Meanwhile, feel free to browse, to leave your comments, to share your experiences, to encourage each other, and perhaps, to offer me some scientific expertise? Do forgive me if this site is lacking in any way as I have put it together very quickly whilst handling a heavy initial workload and the vexing inconveniences of resettling down in a foreign land. I will continue to improve on this site (with the help of your comments!) and to feed you with any updates I have as we go along! Do subscribe in the right side bar to receive notifications of updates via email!

A million thanks and blessings, from Grace.

Posted in Announcements, General Information | 2 Comments

The Great Pine Nut Mystery

Pine nuts have caused an unusual sensory disturbance that has driven countless people absolutely NUTS. You open a packet of pine nuts, pop some into your mouth and mix the rest into a dish. Two days later, your world is turned upside-down, as a repulsive bitter-metallic taste dominates all that you attempt to ingest for the next 1-2 weeks or more. The coffee tastes awful, and so does the toast… and the tomatoes, and the jam. OMG just what’s going on???

You might perhaps be wondering why…

1. you have been enjoying pine nuts for all your life without any problems and now, this;
2. it has been previously reported but no effort has been made to warn you;
3. your doctors hadn’t an inkling of it and suggested all sorts of frightening tests and scans that yielded no answers but a perpetuated fear of liver disease and brain disorder;
4. your supermarket received complaints from many customers but did nothing about it;
5. … they aren’t nuts, they’re seeds, yet they’re called nuts.

The pine nut syndrome (also known as ‘pine mouth’) was first described by a Belgian anesthesiologist in 2001, when a colleague’s second episode of taste disturbance and concurrent complaints by family and friends who shared a dish prepared from the same package of pine nuts raised the alarm. Several local case reports and taste experiments later, this phenomenon was diagnosed and published in the European Journal of Emergency Medicine [1] with many question marks and zero answers. Yet ironically, despite this ’emergency’ label, the pine nut syndrome remained appallingly unknown and unexplained, under-described and under-researched.

The years of 2001 – 2008 remained a mysterious vacuum on this topic until the recent boom of blogging mania. A handful of perceptive food bloggers [David Lebowitz, Roger Hyam, PinchMySalt, Babyccino, etc etc] linked their symptoms to pine nuts and wrote about their experiences, attracting hundreds and thousands of ‘me too! I ate pine nuts too!’ responses from all over America and Europe. Yet oodles of complaints to supermarkets and food authorities later, these products stubbornly remain on the market, with complaints snubbed with excuses like ‘no serious health complications’ or ‘just a few isolated cases does not warrant a boycott’. This prompted Munk, an assistant professor in Emergency Medicine (ah, ‘Emergency’ again), to make yet another case report in the Journal of Medical Toxicology this January, 2010 [2], calling it an ‘EMERGING problem’, a good 9 years after the first reports. Gee.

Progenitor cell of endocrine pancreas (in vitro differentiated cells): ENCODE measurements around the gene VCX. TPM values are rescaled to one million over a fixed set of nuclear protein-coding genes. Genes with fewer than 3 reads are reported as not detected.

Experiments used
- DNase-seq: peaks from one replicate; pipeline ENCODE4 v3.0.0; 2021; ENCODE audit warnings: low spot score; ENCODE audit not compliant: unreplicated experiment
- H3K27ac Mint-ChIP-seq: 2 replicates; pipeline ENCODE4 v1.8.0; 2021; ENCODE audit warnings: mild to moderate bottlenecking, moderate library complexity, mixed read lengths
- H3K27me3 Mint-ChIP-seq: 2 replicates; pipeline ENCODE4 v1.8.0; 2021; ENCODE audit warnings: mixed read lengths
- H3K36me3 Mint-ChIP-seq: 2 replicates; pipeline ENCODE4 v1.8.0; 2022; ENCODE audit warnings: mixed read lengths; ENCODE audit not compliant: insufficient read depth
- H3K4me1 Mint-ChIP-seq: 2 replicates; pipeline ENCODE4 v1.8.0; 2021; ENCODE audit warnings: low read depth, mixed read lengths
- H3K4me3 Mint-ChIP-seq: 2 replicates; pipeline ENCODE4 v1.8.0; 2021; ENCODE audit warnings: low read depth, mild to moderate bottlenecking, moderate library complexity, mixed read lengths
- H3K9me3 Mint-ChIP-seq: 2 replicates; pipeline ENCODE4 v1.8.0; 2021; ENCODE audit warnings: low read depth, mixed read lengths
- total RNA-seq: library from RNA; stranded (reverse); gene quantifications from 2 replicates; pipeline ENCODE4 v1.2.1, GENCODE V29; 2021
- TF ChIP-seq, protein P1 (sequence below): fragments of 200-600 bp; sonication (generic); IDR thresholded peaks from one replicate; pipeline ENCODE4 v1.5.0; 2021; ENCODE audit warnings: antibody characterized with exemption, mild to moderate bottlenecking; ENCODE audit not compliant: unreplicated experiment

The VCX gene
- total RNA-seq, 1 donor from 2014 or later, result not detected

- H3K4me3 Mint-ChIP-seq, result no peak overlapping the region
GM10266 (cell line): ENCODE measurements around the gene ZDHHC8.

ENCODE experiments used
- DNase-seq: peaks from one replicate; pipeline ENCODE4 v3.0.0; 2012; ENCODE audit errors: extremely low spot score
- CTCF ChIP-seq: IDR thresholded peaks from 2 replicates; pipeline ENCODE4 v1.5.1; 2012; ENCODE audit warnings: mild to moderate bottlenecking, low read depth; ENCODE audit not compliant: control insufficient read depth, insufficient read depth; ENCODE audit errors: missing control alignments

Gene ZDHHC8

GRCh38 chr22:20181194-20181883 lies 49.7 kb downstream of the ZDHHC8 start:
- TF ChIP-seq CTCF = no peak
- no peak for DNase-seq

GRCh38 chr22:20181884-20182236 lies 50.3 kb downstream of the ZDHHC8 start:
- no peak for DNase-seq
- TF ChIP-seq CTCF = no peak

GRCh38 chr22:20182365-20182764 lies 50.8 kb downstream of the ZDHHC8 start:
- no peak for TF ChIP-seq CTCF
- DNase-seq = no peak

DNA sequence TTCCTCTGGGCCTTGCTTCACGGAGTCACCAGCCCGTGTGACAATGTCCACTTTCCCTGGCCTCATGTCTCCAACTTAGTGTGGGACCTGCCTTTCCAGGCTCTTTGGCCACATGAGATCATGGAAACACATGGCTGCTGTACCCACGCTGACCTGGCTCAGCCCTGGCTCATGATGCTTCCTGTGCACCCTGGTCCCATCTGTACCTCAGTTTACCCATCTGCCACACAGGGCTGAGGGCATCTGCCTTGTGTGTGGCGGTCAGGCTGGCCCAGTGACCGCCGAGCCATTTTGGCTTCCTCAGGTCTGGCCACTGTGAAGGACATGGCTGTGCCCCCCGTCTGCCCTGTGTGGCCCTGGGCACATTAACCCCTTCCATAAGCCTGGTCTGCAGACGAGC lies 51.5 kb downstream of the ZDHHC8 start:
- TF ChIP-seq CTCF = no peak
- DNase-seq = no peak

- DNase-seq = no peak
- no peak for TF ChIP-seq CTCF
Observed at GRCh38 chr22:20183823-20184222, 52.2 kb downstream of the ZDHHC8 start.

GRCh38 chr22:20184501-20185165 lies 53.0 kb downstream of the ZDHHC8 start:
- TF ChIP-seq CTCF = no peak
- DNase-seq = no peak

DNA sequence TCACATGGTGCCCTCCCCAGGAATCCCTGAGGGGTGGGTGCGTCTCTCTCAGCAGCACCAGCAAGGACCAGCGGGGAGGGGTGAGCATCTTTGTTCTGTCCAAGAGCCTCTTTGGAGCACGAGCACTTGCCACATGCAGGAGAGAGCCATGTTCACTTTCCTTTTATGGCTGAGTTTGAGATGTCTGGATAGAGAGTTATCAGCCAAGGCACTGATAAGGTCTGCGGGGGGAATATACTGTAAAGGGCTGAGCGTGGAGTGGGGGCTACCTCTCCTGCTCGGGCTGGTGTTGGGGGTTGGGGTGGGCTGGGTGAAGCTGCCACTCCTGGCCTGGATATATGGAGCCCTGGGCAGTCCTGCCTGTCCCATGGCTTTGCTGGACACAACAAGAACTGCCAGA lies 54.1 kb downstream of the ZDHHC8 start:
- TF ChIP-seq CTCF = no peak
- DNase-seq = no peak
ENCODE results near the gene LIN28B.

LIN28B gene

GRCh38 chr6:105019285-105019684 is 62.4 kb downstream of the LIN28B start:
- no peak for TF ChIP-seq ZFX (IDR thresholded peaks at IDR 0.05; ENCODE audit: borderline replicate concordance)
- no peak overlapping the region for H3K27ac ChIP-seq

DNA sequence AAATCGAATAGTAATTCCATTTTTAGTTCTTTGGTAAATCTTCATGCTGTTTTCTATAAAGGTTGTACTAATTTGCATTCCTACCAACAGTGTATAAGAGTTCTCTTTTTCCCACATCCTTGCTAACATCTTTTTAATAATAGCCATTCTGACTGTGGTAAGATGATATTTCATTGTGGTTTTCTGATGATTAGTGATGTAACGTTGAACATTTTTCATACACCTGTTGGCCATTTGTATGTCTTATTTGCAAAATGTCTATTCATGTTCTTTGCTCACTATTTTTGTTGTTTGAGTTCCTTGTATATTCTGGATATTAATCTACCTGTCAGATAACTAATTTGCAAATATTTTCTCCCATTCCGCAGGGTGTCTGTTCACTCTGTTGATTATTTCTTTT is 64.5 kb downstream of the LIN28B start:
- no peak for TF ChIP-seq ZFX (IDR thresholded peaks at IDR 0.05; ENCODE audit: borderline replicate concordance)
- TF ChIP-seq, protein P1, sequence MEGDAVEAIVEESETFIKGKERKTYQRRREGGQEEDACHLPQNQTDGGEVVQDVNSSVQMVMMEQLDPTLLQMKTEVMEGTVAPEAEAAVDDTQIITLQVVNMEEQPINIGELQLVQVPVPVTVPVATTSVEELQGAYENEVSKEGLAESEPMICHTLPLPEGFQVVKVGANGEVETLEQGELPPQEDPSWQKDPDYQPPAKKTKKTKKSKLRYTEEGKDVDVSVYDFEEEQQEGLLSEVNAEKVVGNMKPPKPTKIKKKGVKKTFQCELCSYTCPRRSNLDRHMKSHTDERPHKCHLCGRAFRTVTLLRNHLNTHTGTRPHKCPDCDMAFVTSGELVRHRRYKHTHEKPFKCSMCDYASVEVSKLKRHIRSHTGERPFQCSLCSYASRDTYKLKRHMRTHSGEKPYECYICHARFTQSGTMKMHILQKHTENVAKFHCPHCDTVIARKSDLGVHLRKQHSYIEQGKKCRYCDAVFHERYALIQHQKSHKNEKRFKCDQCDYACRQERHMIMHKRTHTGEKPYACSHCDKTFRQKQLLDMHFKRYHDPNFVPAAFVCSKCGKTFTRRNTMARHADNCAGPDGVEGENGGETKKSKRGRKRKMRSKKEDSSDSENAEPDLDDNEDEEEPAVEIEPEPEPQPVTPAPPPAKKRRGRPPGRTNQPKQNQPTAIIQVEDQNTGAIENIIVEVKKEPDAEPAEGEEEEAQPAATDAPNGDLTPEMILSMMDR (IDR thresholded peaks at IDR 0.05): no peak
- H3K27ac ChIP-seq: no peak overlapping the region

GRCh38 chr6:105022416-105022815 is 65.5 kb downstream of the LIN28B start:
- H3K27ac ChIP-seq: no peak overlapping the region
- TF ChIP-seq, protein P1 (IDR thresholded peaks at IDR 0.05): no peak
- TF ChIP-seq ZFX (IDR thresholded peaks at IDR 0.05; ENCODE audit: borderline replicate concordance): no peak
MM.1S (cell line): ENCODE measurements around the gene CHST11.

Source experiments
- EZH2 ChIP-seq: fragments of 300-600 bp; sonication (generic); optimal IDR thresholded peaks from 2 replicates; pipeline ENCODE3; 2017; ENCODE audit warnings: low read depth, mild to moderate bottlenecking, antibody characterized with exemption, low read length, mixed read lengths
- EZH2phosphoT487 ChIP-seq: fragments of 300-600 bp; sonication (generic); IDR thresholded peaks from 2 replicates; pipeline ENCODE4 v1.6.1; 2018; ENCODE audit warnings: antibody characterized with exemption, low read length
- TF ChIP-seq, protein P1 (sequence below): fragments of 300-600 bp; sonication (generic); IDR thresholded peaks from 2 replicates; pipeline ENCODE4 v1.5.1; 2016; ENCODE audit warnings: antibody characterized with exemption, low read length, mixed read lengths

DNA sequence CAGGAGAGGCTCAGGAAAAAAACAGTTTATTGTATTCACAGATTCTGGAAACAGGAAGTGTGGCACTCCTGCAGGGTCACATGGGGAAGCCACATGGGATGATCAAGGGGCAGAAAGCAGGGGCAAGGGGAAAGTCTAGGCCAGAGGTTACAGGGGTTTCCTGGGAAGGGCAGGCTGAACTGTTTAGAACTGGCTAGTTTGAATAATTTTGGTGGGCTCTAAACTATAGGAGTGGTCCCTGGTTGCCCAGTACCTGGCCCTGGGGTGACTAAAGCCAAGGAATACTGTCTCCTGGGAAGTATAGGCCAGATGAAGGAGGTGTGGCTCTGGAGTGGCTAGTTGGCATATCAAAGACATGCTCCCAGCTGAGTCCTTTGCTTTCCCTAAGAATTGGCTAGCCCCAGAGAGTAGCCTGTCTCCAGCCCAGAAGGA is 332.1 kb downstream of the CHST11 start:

Good news is that the food and news agencies [USA, UK, Netherlands, Denmark…] are finally starting to shed some light on this phantom phenomenon, that growing awareness is helping people to identify their symptoms. Not so good news is that there aren’t any real answers yet – just hypothetical ideas based on a couple of diagnostic studies.

Do you want to know more? I want to know more. We all want to know more, don’t we? Read on for more about…what is so scientifically unusual about the pine nut syndrome, a review of the current research status,  the pine nut species we’ve been eating, or to find out about me and the research team, and how you could make a valuable contribution to the research by sharing your experience, telling us where you got your pine nuts from and taking time to complete the survey.

(1) Mostin, M. (2001). Taste disturbances after pine nut ingestion. Presented at the XXXVIII Congress of the Society for Clinical Toxicology (abstract). Journal of Emergency Medicine, 8(1), 76.
(2) Munk, M-D. (2010). “Pine Mouth” Syndrome: Cacogeusia following ingestion of pine nuts (genus: Pinus). An emerging problem? Journal of Medical Toxicology, 6, 158-159.
Posted in General Information, The Great Pine Nut Mystery | Leave a comment